Black and Indigenous Kansans are more likely to die from pregnancy
Black maternal mortality in Kansas now exceeds neighboring states, new research finds, and the state saw one of the greatest increases in mortality for Indigenous mothers.
WICHITA, Kansas — Black women remain more likely to die from pregnancy than any other group in the U.S. But the problem is even worse in Kansas.
New research from the Institute for Health Metrics and Evaluation and Mass General Brigham finds Black maternal mortality in Kansas rose sharply between 1999 and 2019 and often exceeded neighboring states.
“This is really a bright flag for policymakers to attend to a problem that should be completely preventable,” said senior author and University of Washington professor Dr. Greg Roth.
The paper, published Monday in the Journal of the American Medical Association, is the first to analyze long-term maternal mortality trends by race and state.
The research found that, in 2019, Black mothers were more than twice as likely to die from pregnancy-related causes in Kansas as in Missouri, Nebraska and Colorado — and significantly more likely than in Oklahoma.
“What we’re seeing in Kansas is unique,” said Sharla Smith, an associate professor of population health at the University of Kansas Medical Center.
The state sees many of the same causes of maternal deaths that are prevalent elsewhere, including severe bleeding after birth, infections, high blood pressure and mental illness. But Smith said bigger, structural factors matter.
“There’s a higher level of racial segregation in Kansas,” she said. “There’s a lower level of public health spending compared to other states in the region. There’s a higher level of unintended pregnancy.”
Between 2016 and 2018, 57 Kansas women died due to pregnancy, a rate of 49.5 per 100,000 live births. Eight were Black — a rate of 97.5 per 100,000 live births, around 2.5 times the rate for white mothers.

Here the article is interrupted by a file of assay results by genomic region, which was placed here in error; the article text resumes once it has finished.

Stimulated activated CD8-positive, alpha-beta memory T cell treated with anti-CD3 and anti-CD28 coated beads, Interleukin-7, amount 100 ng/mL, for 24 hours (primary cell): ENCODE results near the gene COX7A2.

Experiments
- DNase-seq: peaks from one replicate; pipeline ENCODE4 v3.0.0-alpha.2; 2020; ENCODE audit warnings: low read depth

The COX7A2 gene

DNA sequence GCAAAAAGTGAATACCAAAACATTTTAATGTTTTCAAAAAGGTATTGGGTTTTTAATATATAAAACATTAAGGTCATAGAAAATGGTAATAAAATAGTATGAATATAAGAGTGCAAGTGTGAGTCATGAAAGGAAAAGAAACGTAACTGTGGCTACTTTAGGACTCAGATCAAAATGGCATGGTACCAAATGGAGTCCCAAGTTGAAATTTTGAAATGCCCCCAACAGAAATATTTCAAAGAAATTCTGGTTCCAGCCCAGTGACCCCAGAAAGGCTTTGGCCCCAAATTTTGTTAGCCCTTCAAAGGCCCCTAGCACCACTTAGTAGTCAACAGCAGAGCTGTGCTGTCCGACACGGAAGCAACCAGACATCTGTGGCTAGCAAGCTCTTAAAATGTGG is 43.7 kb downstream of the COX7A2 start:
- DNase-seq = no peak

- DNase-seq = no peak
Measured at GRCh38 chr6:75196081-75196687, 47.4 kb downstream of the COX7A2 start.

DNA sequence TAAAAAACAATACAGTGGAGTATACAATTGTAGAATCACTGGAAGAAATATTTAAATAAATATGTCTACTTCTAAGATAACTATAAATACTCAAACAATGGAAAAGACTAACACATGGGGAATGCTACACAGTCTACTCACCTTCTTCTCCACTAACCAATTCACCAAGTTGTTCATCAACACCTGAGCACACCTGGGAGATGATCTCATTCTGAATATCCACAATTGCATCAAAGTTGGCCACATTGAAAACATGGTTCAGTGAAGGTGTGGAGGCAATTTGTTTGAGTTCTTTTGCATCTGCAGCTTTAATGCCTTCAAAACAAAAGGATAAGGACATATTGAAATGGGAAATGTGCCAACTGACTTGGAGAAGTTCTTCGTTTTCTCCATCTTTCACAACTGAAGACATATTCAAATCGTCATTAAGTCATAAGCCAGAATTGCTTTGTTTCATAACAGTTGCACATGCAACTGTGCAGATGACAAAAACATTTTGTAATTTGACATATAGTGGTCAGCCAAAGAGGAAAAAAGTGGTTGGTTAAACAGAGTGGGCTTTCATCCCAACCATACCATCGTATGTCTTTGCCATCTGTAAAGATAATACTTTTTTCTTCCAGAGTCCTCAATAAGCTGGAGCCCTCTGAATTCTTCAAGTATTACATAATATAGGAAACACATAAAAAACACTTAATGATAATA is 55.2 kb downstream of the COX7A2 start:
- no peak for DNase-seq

Last year, Kansas extended postpartum Medicaid coverage for up to 12 months after birth. But the state remains one of only a handful that has yet to expand Medicaid under the Affordable Care Act.
That means residents are more likely to be uninsured than their peers in other states — and more likely to enter pregnancy with unaddressed health conditions that can be exacerbated by the stress of pregnancy and childbirth.
The impact on a pregnancy can be lasting, Smith said, even though women become eligible for Medicaid once they become pregnant.
“We know that having the ability to obtain health insurance prior to pregnancy is definitely a contributor to having a safe and healthy pregnancy,” she said.
The study also found that Kansas had one of the country’s largest increases in mortality for American Indian and Alaskan Native mothers — a rise of more than 200% from 1999-2009 to 2010-2019. It also saw one of the biggest rises in maternal mortality for Asian, Native Hawaiian and other Pacific Islanders, although the rate remains lower than other groups.
Dr. Caitlin Chiles, director of primary care at Hunter Health, an Urban Indian Health Center in Wichita, said barriers to accessing mental health care and higher rates of illnesses like diabetes and hypertension can make pregnancy more dangerous for the populations in her care.
“If they’re not getting adequate care and they go into a pregnancy with those conditions uncontrolled,” she said, “then it just makes them higher risk for the rest of the pregnancy.”
The clinic’s patient population also has a higher risk of giving birth to babies with low birth weight than Kansas overall, one of the leading drivers of infant mortality.
Chiles said some problems stem from doctors ignoring women who raise concerns about their pregnancy — something she sees the consequences of in her role on the Sedgwick County Fetal and Infant Mortality Review Board.
“It’s so frustrating to hear some of the cases where women are like, ‘I know something is wrong’ — and then they don’t get believed,” she said.
The U.S. has the highest maternal mortality rate of any developed country, and the Centers for Disease Control and Prevention has determined that over 80% of its pregnancy-related deaths are preventable. The majority occur more than a week after delivery; maternal mortality figures include death during pregnancy and up to one year afterward.
Roth, the paper's senior author, said he hopes the findings motivate policymakers to prioritize finding solutions — and lowering the specific barriers to prenatal and postnatal care that Black and Native American mothers face.
“It’s not just about access to the same old care, but smarter, more efficient, more appropriate care,” he said. “That includes outreach rather than waiting for women to come in with symptoms. And that includes building a robust primary care system — so women are connected to health care even before they know that they’re pregnant.”
Rose Conlon reports on health for KMUW and the Kansas News Service.
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